line drive to centerfield

this is not part 2 of the mic pre lab.

as a response to a question on the joenet, i am posting a slightly simplified practical version of the silbatone linestage. if you know anything about tube lore, you will recognize alan blumlein’s classic current averaging gadget in the cathode circuit of the 5687/6900. sometimes known as the “garter” circuit (where did this come from?) due to it’s visual similarity to a pair of men’s suspenders. i imagine blumlein pacing in front of an oak desk in his. it still works well today, all these years later. in this arrangement, you see the 1930’s revisited in a thoroughly modern line driver. open loop, the distortion is 70dB down at the 2nd and drops from there across the spectrum. if your trannys are good, expect magnificent results. silbatone uses stuff you can’t get or probably can’t make. but you can use whatever you can get. i would say a pair of lundahl LL7901s and a pair of LL1660PP will fix you up in stereo at a very fair price. if you want to go DEE lux, give slagle, tribute, or your favorite tranny man (cross dresser?) a call.

the biggest difference between what silbatone makes and this schematic is that we currently use a silvercore cobalt amorphous cored stepped transformer attenuator and not the H pad you will see in the schematic. you could use one too, and not use the H pad i have drawn. kristof’s tranny sounds really really great, but, like any tranny, it has trouble with DC across it (when switching) and it needs to be loaded right. there are no tubes which will be perfectly balanced so this circuit will pose a problem for any variable switching thingy you put between the grids. a few words about this: inductors store energy. that is what they do. it takes time to charge and discharge. that is what we take advantage of in filter circuits… so thank goodness something does that job.

it isn’t always a good thing. i am all for inductive attenuators. but i am not at all for cascading inductances one after the other. the problem is lumped poles (multiple storage facilities). it is well understood that one transformer is minimally a 4th order bandpass filter. if you are using 2… you now have a 8th order filter, etc. if you have any appreciation for what that means for the time domain, you will understand why this idea catches in my craw. add another… whew. what we really wanted was to use a slagleformer at the input. yes. that’s what it is called. it’s a very special tapped autoformer attenuator. but, as you can see, we can’t here because the inputs float 20 volts above ground. isolation from the input is a must in this circuit. i will not use a 1:1 tranny followed by an autoformer in a circuit that also uses an output transformer to drive an amplifier that also has an output transformer. no, i am not sakuma. never will be either, and that’s ok. but MJ loves inductive attenuators. so we are changing the circuit in the next iteration so that we CAN use a slagleformer. it will be the only inductor at the input. but it won’t be this circuit anymore.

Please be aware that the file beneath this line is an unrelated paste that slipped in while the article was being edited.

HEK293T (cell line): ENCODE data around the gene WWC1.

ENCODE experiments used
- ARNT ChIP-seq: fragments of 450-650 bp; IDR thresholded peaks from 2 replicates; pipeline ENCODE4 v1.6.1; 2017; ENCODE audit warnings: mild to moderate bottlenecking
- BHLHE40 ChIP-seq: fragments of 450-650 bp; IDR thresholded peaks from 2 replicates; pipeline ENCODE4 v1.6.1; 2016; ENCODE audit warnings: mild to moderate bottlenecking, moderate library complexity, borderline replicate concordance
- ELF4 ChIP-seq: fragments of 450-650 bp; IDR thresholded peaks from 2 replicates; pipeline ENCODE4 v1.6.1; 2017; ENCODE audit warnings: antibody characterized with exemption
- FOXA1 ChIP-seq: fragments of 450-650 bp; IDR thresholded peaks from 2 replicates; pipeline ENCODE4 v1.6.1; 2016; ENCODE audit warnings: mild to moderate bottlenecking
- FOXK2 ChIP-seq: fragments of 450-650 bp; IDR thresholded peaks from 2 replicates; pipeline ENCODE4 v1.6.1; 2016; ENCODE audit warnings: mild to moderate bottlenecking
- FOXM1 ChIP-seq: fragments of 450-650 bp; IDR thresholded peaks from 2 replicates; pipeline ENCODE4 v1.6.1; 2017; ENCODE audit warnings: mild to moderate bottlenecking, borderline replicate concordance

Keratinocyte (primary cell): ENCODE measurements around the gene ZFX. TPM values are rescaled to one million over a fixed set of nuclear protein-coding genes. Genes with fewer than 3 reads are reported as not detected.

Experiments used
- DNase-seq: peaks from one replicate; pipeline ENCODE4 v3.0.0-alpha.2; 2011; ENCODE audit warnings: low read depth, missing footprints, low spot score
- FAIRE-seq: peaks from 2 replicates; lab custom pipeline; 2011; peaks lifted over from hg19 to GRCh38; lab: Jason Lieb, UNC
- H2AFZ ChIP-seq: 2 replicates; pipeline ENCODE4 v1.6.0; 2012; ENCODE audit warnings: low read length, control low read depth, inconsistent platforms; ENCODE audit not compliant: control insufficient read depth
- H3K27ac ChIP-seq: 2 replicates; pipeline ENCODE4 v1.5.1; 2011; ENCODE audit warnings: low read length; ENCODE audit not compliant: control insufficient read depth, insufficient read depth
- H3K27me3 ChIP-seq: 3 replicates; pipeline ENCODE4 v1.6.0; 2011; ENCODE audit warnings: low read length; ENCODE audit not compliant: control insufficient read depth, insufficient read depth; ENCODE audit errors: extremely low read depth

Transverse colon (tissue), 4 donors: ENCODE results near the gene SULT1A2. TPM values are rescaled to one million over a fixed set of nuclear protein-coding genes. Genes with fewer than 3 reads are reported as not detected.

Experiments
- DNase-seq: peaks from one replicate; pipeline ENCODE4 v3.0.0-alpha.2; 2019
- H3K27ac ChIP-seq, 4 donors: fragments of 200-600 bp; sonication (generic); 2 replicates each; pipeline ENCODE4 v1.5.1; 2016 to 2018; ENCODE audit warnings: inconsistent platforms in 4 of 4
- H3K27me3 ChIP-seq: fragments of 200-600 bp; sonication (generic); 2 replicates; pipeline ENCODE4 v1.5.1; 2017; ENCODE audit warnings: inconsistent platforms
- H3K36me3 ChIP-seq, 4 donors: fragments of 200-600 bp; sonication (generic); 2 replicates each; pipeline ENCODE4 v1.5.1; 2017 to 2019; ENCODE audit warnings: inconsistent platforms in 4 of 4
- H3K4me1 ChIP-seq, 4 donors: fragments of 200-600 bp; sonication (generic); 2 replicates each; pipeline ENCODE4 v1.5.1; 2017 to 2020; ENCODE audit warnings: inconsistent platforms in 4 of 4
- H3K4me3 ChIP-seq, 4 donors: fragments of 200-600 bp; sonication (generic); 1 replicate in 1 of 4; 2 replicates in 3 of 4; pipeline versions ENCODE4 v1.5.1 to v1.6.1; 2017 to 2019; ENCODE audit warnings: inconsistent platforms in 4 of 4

the finest attenuator i have ever seen was made by siemens. it was a broadcast plugin from the 1960’s. they are occasionally available in europe, but i have never seen one in the states. i don’t at the moment know what it is called. it is a transformer attenuator for mixing with many taps on the secondary. the trans was made by haufe. these taps are shorted with a carbon element which has a rotary slider that makes contact with both the resistor and the tap points. on the front face are markings for the various attenuation levels that correspond to the taps. the resistive shunt allows for going in between the points as well as preventing ANY possibility of ringing by shorting ALL the taps. you can return to fixed attenuation settings for remixes and archive work. the last element of it, which impresses the hell out of me, but is SO anti hifi: the output of the attenuator is buffered. with a transistor buffer. this is how to do it right, in my book, from beginning to end. i would use a tube buffer, myself!

update: peter sikking has identified the gadget in question as a telefunken W690D. he is also the one who told me about it first. it is superlative.

updated update: peter sikking is the one who described this to me, but alexander kliegl showed me a siemens W291. these seem similar? my excitement was completely due to peter’s influence because i had no idea german broadcast made anything like this.

in any case, the H pad is an excellent solution. this way, you can use a 1:1 transformer and have it constantly loaded at any attenuation level.

i hope this will prove interesting. the nickel choke in the B+ line is so important to the sound. the things is great without it, but it is fabulous with it.

which brings me to the circuit:

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